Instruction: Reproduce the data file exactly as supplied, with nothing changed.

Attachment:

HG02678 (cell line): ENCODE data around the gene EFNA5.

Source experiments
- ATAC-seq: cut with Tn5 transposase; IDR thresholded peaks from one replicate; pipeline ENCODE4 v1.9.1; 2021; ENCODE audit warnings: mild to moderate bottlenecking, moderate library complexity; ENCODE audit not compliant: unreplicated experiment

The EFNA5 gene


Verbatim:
HG02678 (cell line): ENCODE data around the gene EFNA5.

Source experiments
- ATAC-seq: cut with Tn5 transposase; IDR thresholded peaks from one replicate; pipeline ENCODE4 v1.9.1; 2021; ENCODE audit warnings: mild to moderate bottlenecking, moderate library complexity; ENCODE audit not compliant: unreplicated experiment

The EFNA5 gene